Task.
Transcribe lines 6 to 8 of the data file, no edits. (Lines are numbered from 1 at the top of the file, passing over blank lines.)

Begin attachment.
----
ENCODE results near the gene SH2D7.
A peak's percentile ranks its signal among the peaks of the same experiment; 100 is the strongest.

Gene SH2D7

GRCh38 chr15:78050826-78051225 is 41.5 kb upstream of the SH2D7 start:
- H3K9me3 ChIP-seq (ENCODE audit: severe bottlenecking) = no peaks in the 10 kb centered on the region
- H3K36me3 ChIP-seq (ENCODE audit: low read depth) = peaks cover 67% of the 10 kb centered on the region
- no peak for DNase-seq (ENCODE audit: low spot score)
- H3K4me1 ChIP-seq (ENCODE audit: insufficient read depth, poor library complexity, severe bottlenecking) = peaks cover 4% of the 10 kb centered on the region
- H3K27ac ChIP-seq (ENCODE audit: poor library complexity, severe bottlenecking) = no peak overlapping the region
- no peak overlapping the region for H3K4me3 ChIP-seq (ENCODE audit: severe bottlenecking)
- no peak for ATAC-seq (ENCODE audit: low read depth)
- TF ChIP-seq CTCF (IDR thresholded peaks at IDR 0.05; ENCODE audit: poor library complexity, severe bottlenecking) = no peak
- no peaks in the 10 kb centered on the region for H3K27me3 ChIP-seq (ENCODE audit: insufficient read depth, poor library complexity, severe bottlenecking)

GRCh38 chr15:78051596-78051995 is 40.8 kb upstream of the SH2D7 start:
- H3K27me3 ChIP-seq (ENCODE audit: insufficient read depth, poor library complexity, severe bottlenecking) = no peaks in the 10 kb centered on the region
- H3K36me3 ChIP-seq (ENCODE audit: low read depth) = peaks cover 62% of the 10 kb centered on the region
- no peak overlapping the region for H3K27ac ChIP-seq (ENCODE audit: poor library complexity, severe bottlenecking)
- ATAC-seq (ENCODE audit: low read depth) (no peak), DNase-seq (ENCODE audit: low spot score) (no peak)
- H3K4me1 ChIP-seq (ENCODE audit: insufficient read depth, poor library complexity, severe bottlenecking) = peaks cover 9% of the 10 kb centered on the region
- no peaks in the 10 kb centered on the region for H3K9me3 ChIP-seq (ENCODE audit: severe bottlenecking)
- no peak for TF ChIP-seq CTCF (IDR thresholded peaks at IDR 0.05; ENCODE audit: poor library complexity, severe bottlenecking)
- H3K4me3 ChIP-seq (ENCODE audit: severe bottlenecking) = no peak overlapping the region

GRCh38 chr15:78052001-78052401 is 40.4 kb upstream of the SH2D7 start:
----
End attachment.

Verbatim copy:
- H3K36me3 ChIP-seq (ENCODE audit: low read depth) = peaks cover 67% of the 10 kb centered on the region
- no peak for DNase-seq (ENCODE audit: low spot score)
- H3K4me1 ChIP-seq (ENCODE audit: insufficient read depth, poor library complexity, severe bottlenecking) = peaks cover 4% of the 10 kb centered on the region